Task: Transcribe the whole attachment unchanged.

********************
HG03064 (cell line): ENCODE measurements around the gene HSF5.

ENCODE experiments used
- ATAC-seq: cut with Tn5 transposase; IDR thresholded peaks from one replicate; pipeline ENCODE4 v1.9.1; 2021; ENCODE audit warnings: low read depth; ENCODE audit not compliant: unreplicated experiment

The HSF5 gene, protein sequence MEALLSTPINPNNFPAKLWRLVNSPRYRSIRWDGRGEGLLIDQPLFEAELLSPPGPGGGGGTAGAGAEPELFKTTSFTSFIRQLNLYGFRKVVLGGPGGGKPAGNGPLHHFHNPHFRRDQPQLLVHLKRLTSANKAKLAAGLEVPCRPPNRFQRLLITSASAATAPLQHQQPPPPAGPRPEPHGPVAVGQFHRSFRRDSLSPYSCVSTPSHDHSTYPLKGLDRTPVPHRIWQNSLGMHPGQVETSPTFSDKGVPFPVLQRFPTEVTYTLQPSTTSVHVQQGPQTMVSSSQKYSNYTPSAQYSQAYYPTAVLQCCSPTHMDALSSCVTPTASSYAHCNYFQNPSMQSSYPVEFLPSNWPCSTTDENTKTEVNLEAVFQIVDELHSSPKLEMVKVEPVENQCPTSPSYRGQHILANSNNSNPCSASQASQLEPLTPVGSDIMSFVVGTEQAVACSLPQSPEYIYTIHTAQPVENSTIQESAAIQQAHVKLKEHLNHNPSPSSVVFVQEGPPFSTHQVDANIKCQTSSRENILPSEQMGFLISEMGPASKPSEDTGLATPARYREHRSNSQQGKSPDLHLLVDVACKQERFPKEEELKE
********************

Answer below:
HG03064 (cell line): ENCODE measurements around the gene HSF5.

ENCODE experiments used
- ATAC-seq: cut with Tn5 transposase; IDR thresholded peaks from one replicate; pipeline ENCODE4 v1.9.1; 2021; ENCODE audit warnings: low read depth; ENCODE audit not compliant: unreplicated experiment

The HSF5 gene, protein sequence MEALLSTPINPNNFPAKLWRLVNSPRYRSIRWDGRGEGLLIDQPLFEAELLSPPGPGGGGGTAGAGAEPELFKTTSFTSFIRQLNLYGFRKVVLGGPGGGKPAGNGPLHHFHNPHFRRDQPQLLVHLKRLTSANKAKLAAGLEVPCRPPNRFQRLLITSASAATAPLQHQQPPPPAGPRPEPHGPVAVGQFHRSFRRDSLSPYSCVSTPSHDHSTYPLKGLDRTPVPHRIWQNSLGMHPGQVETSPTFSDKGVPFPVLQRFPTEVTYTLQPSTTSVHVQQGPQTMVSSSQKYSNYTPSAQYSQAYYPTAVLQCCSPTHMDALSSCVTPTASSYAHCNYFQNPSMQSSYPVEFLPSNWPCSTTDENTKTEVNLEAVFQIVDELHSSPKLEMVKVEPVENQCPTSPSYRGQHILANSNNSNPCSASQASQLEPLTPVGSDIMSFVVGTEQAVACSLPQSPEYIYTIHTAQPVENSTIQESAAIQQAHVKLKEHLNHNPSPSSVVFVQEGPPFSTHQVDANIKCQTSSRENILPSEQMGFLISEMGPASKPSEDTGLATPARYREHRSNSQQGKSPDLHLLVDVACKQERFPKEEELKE